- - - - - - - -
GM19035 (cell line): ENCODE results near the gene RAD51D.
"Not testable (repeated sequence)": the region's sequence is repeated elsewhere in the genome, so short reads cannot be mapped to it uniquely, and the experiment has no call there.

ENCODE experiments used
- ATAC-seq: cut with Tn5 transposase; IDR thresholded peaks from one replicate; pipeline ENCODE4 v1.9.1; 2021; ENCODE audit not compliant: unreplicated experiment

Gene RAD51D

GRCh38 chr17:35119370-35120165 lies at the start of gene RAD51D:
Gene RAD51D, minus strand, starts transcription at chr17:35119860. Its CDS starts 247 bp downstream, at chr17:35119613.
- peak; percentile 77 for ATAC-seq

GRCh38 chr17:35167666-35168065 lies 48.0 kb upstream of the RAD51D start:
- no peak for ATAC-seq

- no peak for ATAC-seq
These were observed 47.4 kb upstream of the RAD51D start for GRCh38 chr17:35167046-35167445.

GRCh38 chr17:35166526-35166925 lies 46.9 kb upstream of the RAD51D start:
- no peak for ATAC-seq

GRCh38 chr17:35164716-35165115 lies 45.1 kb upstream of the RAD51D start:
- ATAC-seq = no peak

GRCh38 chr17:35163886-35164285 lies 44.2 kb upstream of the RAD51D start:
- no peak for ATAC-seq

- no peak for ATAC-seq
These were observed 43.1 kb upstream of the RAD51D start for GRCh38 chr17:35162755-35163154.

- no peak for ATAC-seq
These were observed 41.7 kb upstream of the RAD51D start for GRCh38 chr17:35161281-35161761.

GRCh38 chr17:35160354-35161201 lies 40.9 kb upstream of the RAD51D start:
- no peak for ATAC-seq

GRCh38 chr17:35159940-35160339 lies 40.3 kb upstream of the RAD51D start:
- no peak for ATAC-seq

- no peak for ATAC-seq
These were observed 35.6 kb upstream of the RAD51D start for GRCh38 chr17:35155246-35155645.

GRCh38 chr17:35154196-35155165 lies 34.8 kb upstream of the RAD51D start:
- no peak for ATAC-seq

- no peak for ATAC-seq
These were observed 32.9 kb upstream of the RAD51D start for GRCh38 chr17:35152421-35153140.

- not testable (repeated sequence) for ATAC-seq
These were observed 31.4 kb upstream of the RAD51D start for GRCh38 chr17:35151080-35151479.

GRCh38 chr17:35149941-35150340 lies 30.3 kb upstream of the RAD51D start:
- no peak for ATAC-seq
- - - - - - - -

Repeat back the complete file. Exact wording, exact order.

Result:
GM19035 (cell line): ENCODE results near the gene RAD51D.
"Not testable (repeated sequence)": the region's sequence is repeated elsewhere in the genome, so short reads cannot be mapped to it uniquely, and the experiment has no call there.

ENCODE experiments used
- ATAC-seq: cut with Tn5 transposase; IDR thresholded peaks from one replicate; pipeline ENCODE4 v1.9.1; 2021; ENCODE audit not compliant: unreplicated experiment

Gene RAD51D

GRCh38 chr17:35119370-35120165 lies at the start of gene RAD51D:
Gene RAD51D, minus strand, starts transcription at chr17:35119860. Its CDS starts 247 bp downstream, at chr17:35119613.
- peak; percentile 77 for ATAC-seq

GRCh38 chr17:35167666-35168065 lies 48.0 kb upstream of the RAD51D start:
- no peak for ATAC-seq

- no peak for ATAC-seq
These were observed 47.4 kb upstream of the RAD51D start for GRCh38 chr17:35167046-35167445.

GRCh38 chr17:35166526-35166925 lies 46.9 kb upstream of the RAD51D start:
- no peak for ATAC-seq

GRCh38 chr17:35164716-35165115 lies 45.1 kb upstream of the RAD51D start:
- ATAC-seq = no peak

GRCh38 chr17:35163886-35164285 lies 44.2 kb upstream of the RAD51D start:
- no peak for ATAC-seq

- no peak for ATAC-seq
These were observed 43.1 kb upstream of the RAD51D start for GRCh38 chr17:35162755-35163154.

- no peak for ATAC-seq
These were observed 41.7 kb upstream of the RAD51D start for GRCh38 chr17:35161281-35161761.

GRCh38 chr17:35160354-35161201 lies 40.9 kb upstream of the RAD51D start:
- no peak for ATAC-seq

GRCh38 chr17:35159940-35160339 lies 40.3 kb upstream of the RAD51D start:
- no peak for ATAC-seq

- no peak for ATAC-seq
These were observed 35.6 kb upstream of the RAD51D start for GRCh38 chr17:35155246-35155645.

GRCh38 chr17:35154196-35155165 lies 34.8 kb upstream of the RAD51D start:
- no peak for ATAC-seq

- no peak for ATAC-seq
These were observed 32.9 kb upstream of the RAD51D start for GRCh38 chr17:35152421-35153140.

- not testable (repeated sequence) for ATAC-seq
These were observed 31.4 kb upstream of the RAD51D start for GRCh38 chr17:35151080-35151479.

GRCh38 chr17:35149941-35150340 lies 30.3 kb upstream of the RAD51D start:
- no peak for ATAC-seq